Hachiko : A dog's story

This movie is based on a true story!

Genre: Drama, Family

Director: Lasse Hallström

Writers: Stephen P. Lindsey (screenplay), Kaneto Shindô (motion picture "Hachiko monogatari")

Stars: Richard Gere, Joan Allen and Cary-Hiroyuki Tagawa

Length: 93 min

A doglover as I am I have to see most movies about dogs, and Hachiko was of corse a must. I love Akita-dogs and I think that Richard Gere is a really good actor so it couldnt be anything but a wonderful movie.

Based on a true story from Japan, Hachiko Monogatari (literally “The Tale of Hachiko”), is a moving film about loyalty and the rare, invincible bonds that occasionally form almost instantaneously in the most unlikely places.

One day when college professor Parker Wilson (Richard Gere) gets of the train from his work, he finds a little puppy all alone on the trainstation.
Parker is instantly captivated by the dog. When Carl, the station controller, refuses to take care of the puppy til an owner shows up to claim him, Parker takes the puppy home overnight.
The next day Parker expects that someone will have contacted the train station, but no one has. He sneaks the pup onto the train and takes him to work, where a Japanese college professor, Ken tell Parker that it is an Akita dog, and translates the symbol on the pup's collar as 'Hachi'. (Japanese for 'good fortune', and the number 8.) Parker decides to call the dog 'Hachi'.
The same evening Parkers wife Cate receives a call about someone wanting to adopt Hachi, but after seeing how close her husband has come to Hachi, however, Cate agrees that they can keep him.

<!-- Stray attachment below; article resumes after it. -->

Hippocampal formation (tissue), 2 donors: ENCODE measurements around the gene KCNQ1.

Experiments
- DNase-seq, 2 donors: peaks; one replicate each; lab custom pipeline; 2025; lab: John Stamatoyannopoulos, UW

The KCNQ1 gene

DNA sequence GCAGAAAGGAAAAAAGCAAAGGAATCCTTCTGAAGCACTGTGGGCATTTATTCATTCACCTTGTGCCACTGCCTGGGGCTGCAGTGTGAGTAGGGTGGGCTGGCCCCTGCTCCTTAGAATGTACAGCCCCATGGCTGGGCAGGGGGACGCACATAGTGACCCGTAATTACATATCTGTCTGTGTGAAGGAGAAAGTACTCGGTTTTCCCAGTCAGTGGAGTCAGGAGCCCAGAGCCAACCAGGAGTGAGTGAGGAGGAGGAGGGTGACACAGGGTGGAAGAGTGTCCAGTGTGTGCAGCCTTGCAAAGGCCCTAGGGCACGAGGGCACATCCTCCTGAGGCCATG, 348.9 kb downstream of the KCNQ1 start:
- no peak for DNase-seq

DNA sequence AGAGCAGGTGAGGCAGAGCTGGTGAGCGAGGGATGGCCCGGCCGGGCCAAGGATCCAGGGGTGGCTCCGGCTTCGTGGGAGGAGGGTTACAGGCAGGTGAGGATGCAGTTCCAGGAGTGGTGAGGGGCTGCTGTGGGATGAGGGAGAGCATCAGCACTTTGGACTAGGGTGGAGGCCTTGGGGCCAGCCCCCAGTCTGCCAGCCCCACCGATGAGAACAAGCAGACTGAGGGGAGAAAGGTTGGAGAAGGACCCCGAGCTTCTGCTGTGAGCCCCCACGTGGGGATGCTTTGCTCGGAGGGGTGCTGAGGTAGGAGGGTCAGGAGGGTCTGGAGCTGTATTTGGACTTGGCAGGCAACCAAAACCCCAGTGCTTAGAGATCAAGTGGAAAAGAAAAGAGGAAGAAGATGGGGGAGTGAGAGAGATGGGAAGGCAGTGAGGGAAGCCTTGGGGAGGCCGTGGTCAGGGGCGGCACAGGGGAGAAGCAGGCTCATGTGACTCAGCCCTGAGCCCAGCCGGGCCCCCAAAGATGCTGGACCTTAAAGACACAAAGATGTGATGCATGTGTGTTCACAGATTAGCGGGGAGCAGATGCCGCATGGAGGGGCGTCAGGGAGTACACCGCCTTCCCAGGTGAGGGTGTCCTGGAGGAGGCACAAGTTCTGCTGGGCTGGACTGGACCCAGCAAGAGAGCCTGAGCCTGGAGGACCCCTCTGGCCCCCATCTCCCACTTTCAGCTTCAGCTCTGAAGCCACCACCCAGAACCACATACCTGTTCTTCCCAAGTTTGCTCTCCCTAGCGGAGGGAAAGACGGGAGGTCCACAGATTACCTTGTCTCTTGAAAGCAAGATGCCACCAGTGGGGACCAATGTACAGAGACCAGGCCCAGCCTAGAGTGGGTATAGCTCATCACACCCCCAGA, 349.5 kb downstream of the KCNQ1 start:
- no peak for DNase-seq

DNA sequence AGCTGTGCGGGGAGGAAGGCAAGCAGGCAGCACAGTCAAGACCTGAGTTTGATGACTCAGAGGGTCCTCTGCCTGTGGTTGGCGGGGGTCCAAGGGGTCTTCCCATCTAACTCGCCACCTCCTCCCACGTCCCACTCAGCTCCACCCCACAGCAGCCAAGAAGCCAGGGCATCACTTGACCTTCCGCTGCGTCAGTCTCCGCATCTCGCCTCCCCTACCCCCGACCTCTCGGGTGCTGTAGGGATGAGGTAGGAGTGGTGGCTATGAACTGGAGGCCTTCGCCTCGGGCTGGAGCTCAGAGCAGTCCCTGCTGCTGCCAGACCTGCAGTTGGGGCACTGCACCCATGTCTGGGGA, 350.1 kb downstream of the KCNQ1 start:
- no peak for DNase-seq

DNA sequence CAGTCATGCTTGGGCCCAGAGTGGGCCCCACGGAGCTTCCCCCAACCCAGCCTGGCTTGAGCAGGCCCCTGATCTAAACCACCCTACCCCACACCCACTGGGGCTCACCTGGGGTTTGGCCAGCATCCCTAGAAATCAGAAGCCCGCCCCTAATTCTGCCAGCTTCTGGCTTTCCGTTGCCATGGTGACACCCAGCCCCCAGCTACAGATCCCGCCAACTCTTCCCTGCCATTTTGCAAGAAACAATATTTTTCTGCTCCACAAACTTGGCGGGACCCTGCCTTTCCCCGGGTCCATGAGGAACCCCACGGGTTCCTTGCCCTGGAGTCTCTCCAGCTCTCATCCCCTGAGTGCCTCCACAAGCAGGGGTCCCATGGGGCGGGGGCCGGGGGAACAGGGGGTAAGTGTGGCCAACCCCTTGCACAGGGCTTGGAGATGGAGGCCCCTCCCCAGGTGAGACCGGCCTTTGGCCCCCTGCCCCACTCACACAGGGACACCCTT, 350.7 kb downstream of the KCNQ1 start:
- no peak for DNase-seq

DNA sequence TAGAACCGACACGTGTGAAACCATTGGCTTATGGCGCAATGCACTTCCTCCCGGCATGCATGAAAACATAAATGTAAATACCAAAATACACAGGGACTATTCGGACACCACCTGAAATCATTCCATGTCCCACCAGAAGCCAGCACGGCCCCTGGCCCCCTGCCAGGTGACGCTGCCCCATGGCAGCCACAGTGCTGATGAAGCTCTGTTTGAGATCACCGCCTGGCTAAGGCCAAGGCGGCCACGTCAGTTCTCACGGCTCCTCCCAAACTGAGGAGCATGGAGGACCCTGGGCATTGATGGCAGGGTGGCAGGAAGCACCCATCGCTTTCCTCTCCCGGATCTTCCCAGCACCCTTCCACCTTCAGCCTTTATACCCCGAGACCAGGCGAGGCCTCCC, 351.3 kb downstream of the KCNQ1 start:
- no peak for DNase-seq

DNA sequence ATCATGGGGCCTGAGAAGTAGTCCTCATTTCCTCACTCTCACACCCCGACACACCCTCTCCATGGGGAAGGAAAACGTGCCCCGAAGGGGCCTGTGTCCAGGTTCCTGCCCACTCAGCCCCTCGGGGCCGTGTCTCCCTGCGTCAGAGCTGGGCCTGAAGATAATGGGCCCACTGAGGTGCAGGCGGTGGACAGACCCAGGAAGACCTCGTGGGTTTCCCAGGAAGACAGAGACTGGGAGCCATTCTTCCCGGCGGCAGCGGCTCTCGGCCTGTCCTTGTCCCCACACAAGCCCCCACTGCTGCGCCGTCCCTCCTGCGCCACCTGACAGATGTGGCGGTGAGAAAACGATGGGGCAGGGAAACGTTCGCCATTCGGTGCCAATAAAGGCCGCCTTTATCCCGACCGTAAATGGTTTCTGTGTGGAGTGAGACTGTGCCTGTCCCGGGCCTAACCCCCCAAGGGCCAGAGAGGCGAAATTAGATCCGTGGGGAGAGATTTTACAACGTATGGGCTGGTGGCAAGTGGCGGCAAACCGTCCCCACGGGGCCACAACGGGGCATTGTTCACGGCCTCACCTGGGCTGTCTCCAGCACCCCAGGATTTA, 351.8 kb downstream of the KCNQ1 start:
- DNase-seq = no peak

A few years later, Hachi and Parker are as close as ever. Parker, however, is still mystified by Hachi's refusal to do 'normal', dog-like things like fetch a ball.
Professor Ken advises him that Hachi will only bring him the ball for a special reason.
One morning, Parker leaves for work and Hachi sneaks out and follows him to the train station, where he refuses to leave until Parker walks him home. That afternoon, Hachi sneaks out again and walks to the train station, waiting patiently for Parker's train to come in.
Eventually Parker relents and walks Hachi to the station every morning, where he leaves on the train. Hachi leaves after Parker's departure, but comes back in the afternoon to see his master's train arrive and walk with him home again.
This continues for some time, until one afternoon when Parker attempts to leave, but Hachi refuses to go with him. Parker eventually leaves without him, but Hachi chases after him, holding his ball. Parker is surprised but pleased that Hachi is finally willing to play fetch with him b ut, worried he will be late, leaves on the train despite Hachi barking at him.
Why is Hachi acting so weird all of a sudden?

What did I think of the movie:
Well I can't say less then this: I totally LOVED this movie!
It is a really beautiful movie about a man and his dog and a bond amazingly strong.
This movie is a must for all dog-lovers out there.
Richard Gere was fantastic in this movie, he bonded really well with the dog and it never felt like watching an actor at all - it really seemed to be a movie with his own dog!
I highly recommend this to people of all ages. There are enough bits to laugh at (seeing Richard Gere teaching his dog to play 'fetch' was brilliant!) but also several sad parts, so make sure to bring tissues if you're gonna watch it.

Peace out!


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